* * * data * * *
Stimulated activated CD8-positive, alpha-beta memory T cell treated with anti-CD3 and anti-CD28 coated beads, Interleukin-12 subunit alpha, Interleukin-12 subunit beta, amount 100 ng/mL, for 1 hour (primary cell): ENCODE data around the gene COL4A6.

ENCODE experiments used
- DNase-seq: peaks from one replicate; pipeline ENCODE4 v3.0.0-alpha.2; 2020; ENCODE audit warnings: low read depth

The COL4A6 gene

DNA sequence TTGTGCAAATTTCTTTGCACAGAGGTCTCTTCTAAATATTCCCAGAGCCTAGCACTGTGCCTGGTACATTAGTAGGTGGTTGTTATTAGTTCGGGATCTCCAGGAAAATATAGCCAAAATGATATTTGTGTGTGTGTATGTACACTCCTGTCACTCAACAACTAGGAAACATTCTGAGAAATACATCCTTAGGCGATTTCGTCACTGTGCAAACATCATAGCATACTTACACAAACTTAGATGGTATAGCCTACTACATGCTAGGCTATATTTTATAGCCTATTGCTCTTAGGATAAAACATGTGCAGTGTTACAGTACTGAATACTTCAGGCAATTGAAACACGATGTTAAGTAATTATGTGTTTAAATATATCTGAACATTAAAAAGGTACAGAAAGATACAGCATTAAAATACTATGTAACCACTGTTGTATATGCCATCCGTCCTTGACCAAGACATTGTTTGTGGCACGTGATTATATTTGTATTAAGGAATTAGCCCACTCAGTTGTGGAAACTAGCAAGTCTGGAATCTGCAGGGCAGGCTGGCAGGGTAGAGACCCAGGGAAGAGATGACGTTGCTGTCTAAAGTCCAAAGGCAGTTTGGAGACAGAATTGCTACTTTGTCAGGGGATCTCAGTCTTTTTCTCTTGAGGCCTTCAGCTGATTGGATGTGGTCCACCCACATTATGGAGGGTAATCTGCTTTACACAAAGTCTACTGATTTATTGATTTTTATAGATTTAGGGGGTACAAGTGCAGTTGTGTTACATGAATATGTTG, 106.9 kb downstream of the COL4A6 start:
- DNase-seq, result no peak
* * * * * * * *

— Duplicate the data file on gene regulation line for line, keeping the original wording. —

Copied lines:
Stimulated activated CD8-positive, alpha-beta memory T cell treated with anti-CD3 and anti-CD28 coated beads, Interleukin-12 subunit alpha, Interleukin-12 subunit beta, amount 100 ng/mL, for 1 hour (primary cell): ENCODE data around the gene COL4A6.

ENCODE experiments used
- DNase-seq: peaks from one replicate; pipeline ENCODE4 v3.0.0-alpha.2; 2020; ENCODE audit warnings: low read depth

The COL4A6 gene

DNA sequence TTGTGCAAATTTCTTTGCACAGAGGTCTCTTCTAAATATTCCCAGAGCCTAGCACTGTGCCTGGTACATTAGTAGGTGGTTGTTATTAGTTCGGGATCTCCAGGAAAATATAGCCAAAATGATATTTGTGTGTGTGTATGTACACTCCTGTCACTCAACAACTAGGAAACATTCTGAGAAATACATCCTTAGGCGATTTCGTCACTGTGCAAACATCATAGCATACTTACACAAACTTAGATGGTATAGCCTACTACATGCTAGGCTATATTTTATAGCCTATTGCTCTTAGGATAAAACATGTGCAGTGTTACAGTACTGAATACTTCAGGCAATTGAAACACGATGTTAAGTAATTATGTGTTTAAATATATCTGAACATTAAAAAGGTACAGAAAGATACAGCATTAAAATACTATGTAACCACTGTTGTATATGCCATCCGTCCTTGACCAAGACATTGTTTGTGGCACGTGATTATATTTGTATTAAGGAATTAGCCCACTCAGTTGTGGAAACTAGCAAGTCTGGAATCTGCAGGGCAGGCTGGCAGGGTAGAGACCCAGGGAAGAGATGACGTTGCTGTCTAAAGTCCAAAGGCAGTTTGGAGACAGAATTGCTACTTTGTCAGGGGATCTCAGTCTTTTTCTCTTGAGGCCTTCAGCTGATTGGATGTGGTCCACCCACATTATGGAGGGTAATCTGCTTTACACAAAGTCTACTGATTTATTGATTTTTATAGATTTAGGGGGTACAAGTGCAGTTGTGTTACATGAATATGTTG, 106.9 kb downstream of the COL4A6 start:
- DNase-seq, result no peak